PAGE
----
· Should the army get involved in an urban terror environment? The actual assault is always carried out by the army as CPMFs are not adequately trained and equipped to deal with such situations. Even in Mumbai, the first responders, in the initial few hours had failed to ‘fix’ the terrorists at one location and isolate them.
· The scope of employing chemical agents against terrorists has been studied by the NSG, but since they release odour and are found to be harmful to some categories of people, such as heart patients, old people, etc, it cannot be employed in a wide area where all kinds of people are present.
· NSG has no authority to jam mobile/radio communication and lacks the equipment to block transmissions in larger areas, even in case of airline hijacking; no consensus has been evolved to jam transmission.
· The helicopter assault on Nariman House could not be launched at night due to lacking of night avionics capability in helicopters. In the morning the operation was delayed due to hazy weather conditions.
· Diversion for other tasks is distracting the SAG from its primary role. Is police culture in NSG diminishing its ethos, and therefore should it be under Police control?
· Intelligence agencies need to be made more accountable and brought under Parliamentary oversight. Developing Human intelligence capabilities is the key to prevent terror attacks.
The presentation was well attended by the officers of the service headquarters and veteran officers. It provided an authentic and precise account of the operations carried out in Mumbai, coming as it did from the horse’s mouth, i.e. the IG (Ops) NSG, who operated from Ops rooms established at the Taj and Nariman Point. The debate generated led to pertinent issues being addressed. The new terror environment and the growing liberalism in society is presenting numerous soft targets to the barbaric terrorists who are a much different and a highly indoctrinated and motivated lot. They come with a pre-meditated will to die and hence look to inflict maximum casualties. Therefore, capturing such ruthless and radical bunch of terrorists is well nigh impossible and neutralizing them before they wreak havoc is a challenge facing all counter-terrorist agencies including the elite NSG. There is a need to change and re-orient our tactics to deal with such a lot of terrorists and at the same time minimize own casualties.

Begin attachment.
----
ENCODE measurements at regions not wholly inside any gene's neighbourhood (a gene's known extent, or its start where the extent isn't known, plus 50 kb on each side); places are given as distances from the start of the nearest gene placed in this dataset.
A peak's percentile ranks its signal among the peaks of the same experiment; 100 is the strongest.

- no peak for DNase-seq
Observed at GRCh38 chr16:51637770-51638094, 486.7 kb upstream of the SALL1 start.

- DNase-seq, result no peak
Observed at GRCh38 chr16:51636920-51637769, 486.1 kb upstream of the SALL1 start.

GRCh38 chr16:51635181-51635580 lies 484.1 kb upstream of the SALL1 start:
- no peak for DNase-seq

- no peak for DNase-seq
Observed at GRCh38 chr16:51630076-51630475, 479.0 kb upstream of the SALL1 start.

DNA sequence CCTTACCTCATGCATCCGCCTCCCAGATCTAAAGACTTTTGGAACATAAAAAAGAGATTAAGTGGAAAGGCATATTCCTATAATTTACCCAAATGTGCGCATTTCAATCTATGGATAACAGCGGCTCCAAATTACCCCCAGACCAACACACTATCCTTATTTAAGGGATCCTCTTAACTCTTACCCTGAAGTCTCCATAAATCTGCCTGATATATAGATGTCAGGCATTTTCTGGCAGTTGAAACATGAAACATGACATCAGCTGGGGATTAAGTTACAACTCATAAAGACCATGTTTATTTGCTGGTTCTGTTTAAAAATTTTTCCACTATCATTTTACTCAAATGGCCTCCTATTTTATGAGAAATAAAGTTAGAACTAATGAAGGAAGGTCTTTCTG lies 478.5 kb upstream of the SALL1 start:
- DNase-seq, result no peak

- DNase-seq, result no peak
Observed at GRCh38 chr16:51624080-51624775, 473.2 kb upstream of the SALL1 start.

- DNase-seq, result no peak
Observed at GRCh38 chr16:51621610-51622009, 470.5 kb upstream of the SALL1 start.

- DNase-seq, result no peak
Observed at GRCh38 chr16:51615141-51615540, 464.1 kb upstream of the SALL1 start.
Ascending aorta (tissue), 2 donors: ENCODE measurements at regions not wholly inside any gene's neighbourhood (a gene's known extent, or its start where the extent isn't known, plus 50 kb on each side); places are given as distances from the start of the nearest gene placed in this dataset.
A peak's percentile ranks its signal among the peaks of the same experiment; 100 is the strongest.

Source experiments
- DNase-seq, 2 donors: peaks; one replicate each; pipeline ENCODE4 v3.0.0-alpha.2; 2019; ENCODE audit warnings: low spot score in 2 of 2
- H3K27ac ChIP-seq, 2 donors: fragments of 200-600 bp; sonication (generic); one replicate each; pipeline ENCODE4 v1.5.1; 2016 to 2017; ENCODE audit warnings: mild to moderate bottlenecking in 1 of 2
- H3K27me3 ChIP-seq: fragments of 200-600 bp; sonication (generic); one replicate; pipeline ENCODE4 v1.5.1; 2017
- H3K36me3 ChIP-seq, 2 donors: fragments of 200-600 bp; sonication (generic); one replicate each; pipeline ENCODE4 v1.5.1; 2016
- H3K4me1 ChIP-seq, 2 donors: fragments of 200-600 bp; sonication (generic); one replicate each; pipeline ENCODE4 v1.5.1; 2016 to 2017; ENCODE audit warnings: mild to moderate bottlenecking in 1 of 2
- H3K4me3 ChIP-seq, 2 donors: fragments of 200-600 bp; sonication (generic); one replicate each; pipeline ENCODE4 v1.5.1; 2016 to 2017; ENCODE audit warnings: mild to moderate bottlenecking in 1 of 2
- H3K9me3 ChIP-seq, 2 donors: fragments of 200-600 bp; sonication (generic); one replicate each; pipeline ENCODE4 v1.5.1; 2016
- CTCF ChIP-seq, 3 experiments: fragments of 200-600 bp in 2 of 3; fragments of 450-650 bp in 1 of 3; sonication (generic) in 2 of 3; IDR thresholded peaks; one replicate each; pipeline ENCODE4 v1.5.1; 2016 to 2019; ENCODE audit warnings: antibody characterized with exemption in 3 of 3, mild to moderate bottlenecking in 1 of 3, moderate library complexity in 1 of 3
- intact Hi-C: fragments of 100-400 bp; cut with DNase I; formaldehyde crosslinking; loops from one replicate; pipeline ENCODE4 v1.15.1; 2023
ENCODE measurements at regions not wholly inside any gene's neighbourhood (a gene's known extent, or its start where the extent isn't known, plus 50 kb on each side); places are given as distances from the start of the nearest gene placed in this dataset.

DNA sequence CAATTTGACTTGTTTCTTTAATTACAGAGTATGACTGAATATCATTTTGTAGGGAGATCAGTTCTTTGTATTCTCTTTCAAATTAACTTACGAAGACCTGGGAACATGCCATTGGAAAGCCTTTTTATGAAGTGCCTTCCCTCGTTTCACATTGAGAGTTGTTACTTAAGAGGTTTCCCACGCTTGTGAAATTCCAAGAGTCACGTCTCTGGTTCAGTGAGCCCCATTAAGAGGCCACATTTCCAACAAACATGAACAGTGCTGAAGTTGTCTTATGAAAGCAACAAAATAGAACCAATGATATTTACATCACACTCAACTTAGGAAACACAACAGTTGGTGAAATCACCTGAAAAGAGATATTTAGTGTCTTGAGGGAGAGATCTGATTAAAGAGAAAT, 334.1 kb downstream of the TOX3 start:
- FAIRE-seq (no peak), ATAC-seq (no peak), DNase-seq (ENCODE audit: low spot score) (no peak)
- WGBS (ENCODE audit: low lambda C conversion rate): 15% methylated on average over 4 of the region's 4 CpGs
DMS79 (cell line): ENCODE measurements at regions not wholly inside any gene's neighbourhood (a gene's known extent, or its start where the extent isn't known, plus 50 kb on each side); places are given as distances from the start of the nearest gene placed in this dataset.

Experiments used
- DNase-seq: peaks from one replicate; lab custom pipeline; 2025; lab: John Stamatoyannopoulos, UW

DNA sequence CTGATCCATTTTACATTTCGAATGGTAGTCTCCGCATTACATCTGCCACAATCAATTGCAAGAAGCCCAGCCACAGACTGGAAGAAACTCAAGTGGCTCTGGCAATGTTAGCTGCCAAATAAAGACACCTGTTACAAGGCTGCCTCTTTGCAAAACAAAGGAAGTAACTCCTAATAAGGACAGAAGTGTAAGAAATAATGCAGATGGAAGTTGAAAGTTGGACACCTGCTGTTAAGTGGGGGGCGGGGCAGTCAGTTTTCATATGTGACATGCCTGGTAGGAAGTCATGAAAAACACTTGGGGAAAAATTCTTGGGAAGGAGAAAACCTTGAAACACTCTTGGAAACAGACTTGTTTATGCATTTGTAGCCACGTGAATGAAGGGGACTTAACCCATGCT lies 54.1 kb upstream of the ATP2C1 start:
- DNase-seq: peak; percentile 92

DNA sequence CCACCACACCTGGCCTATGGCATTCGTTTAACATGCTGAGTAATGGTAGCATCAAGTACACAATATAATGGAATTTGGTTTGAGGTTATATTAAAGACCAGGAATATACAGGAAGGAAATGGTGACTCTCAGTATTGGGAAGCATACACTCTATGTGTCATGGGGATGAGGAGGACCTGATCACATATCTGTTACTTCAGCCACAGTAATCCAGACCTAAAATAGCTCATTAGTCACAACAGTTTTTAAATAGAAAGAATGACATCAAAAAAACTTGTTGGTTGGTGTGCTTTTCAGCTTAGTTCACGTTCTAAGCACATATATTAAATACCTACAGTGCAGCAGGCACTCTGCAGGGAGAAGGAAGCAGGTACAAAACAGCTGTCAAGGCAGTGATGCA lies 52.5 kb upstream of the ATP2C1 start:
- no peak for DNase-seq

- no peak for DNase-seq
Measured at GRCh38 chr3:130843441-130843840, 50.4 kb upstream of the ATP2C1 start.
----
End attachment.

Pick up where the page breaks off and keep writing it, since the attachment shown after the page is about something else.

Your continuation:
Lest We Forget
Maj Sandeep Unnikrishnan, AC, 7 BIHAR, 51 SAG (Posthumous)
Hav Gajender Singh, AC, 10 PARA (SF), 51 SAG (Posthumous)
The 51 and 52 Special Action Groups of the NSG were conferred with 1 Kirti Chakra, 1 Shaurya Chakra, 6 Sena Medals (Gallantry), 1 Sena Medal (Distinguished) and 1 COAS Commendation Card for OP Black Tornado.